Jury finds Jennifer Crumbley, the Michigan school shooter’s mother, guilty of manslaughter

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PONTIAC, Mich. (AP) — A Michigan jury convicted a school shooter’s mother of involuntary manslaughter Tuesday in the killings of four students in 2021, making her the first parent in the U.S. to be held responsible for a child carrying out a mass school attack.

Prosecutors say Jennifer Crumbley had a duty under state law to prevent her son, who was 15 at the time, from harming others. She was accused of failing to secure a gun and ammunition at home and failing to get help to support Ethan Crumbley’s mental health.

The four guilty verdicts — one for each student slain at Oxford High School — were returned after roughly 11 hours of jury deliberations.

Jennifer Crumbley, 45, looked down and shook her head slightly as each juror was polled after the verdicts were read.

On her way out of the courtroom, prosecutor Karen McDonald hugged Craig Shilling, the father of victim Justin Shilling, and the family of Madisyn Baldwin.

“Thank you,” a man whispered to her.

Jennifer and James Crumbley were the first parents in the U.S. to be charged in a mass school shooting committed by their child. James Crumbley faces trial in March.

“The cries have been heard, and I feel this verdict is gonna echo throughout every household in the country,” Craig Shilling told reporters.

“I feel it’s necessary, and I’m happy with the verdict. It’s still a sad situation to be in. It’s gotta stop. It’s an accountability, and this is what we’ve been asking for for a long time now,” Shilling said.

A gag order by the judge prevented McDonald and defense attorney Shannon Smith from speaking to reporters.

On the morning of Nov. 30, 2021, school staff members were concerned about a violent drawing of a gun, bullet and wounded man, accompanied by desperate phrases, on Ethan Crumbley’s math assignment. His parents were called to the school for a brief meeting, but they didn’t take the boy home.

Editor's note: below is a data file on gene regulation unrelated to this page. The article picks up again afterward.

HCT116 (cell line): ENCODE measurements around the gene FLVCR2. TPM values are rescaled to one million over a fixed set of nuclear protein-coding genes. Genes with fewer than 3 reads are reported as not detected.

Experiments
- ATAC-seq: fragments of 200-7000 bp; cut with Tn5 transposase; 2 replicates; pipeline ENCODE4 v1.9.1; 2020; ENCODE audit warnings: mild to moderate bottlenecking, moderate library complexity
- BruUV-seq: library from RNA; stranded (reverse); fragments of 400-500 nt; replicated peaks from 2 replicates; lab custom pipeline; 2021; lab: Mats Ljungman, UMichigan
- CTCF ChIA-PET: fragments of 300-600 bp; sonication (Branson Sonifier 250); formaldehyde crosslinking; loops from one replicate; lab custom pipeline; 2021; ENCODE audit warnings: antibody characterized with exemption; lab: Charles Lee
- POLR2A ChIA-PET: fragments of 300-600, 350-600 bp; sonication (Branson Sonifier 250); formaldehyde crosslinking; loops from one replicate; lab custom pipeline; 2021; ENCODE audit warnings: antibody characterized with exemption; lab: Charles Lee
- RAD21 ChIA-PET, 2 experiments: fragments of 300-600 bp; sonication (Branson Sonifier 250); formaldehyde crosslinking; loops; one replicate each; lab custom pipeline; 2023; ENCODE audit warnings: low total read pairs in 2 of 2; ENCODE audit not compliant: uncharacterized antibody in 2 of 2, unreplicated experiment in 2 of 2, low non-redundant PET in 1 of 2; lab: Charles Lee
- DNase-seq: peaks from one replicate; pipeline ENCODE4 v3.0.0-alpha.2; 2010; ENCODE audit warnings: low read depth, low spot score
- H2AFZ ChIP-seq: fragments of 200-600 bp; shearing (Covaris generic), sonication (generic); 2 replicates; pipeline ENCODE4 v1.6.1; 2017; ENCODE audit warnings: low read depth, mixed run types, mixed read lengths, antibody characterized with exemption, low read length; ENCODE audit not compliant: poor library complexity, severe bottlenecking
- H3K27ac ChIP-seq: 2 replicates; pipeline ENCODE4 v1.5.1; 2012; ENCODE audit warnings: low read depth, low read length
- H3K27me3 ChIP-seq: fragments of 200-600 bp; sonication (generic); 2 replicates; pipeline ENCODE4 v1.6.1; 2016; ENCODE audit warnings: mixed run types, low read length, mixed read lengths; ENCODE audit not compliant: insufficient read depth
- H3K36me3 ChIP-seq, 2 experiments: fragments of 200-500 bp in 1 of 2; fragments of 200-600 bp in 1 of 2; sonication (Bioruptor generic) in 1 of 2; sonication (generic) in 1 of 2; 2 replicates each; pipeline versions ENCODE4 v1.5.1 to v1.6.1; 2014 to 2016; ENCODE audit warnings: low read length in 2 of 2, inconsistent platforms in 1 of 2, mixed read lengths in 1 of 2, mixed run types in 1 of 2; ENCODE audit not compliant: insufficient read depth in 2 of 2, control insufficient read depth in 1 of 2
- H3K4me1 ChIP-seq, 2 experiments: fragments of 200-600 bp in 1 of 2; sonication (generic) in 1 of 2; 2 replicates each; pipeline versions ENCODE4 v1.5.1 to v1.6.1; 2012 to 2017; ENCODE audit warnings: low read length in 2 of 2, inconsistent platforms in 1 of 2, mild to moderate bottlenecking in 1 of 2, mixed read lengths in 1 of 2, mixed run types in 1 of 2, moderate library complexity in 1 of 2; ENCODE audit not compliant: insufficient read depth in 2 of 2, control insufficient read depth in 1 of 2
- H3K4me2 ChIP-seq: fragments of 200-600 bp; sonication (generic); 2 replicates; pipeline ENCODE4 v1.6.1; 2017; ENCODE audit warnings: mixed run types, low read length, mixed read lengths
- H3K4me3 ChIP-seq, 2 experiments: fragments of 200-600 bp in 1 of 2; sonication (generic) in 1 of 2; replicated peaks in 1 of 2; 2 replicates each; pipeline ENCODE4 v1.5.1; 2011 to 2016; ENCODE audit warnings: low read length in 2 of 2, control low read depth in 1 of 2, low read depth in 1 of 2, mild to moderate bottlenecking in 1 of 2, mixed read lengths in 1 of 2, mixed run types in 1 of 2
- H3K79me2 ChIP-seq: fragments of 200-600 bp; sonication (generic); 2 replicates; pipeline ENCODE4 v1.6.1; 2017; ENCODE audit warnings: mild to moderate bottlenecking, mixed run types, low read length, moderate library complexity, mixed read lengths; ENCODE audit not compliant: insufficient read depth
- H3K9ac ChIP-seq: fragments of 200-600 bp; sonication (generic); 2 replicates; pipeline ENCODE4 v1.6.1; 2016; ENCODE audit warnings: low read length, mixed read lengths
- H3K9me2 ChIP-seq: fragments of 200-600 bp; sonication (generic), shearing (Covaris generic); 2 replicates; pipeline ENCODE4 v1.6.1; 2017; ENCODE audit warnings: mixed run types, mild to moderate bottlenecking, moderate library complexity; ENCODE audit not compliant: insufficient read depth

A few hours later, Ethan Crumbley pulled a handgun from his backpack and shot 10 students and a teacher. No one had checked the backpack.

The gun was the Sig Sauer 9 mm his father had purchased with him just four days earlier. Jennifer Crumbley had taken her son to a shooting range that same weekend.

“You’re the last adult to have possession of that gun,” assistant prosecutor Marc Keast said while cross-examining the mother last week. “You saw your son shoot the last practice round before the (school) shooting on Nov. 30. You saw how he stood. … He knew how to use the gun.”

Jennifer Crumbley replied, “Yes, he did.”

Besides 17-year-old Justin Shilling and 17-year old Madisyn Baldwin, Hana St. Juliana, 14, and Tate Myre, 16, were also killed. Seven people were wounded.

Ethan Crumbley, now 17, pleaded guilty to murder and terrorism and is serving a life sentence.

Jennifer Crumbley told jurors that it was her husband’s job to keep track of the gun. She also said she saw no signs of mental distress in her son.

“We would talk. We did a lot of things together,” she testified. “I trusted him, and I felt I had an open door. He could come to me about anything.”

In a journal found by police, Ethan Crumbley wrote that his parents wouldn’t listen to his pleas for help.

“I have zero help for my mental problems and it’s causing me to shoot up the … school,” he wrote.

The words with the drawing that prompted a counselor to call the Crumbleys to the school said: “The thoughts won’t stop. Help me. The world is dead. My life is useless.”

Prosecutors introduced evidence that Ethan Crumbley texted his mother in spring 2021 about “demons” throwing bowls and other hallucinations. But she told the jury that it was “just Ethan messing around.”

“I have asked myself if I would have done anything differently. I wouldn’t have. I wish he would have killed us instead,” she testified.

The jury of six men and six women included people who own guns or grew up with them in their home. The jurors said they could put their opinions about guns aside and serve fairly.

Jennifer Crumbley will get credit for roughly 2 1/2 years in the county jail when she returns to court for sentencing on April 9. The judge will set the minimum prison sentence, based on scoring guidelines and other factors.

It will be up to the Michigan parole board to determine how long she actually stays in prison. The maximum term for involuntary manslaughter is 15 years.

Prosecutors have not said if they will ask for consecutive sentences on the four convictions, which could mean a maximum of 60 years if Judge Cheryl Matthews agrees.

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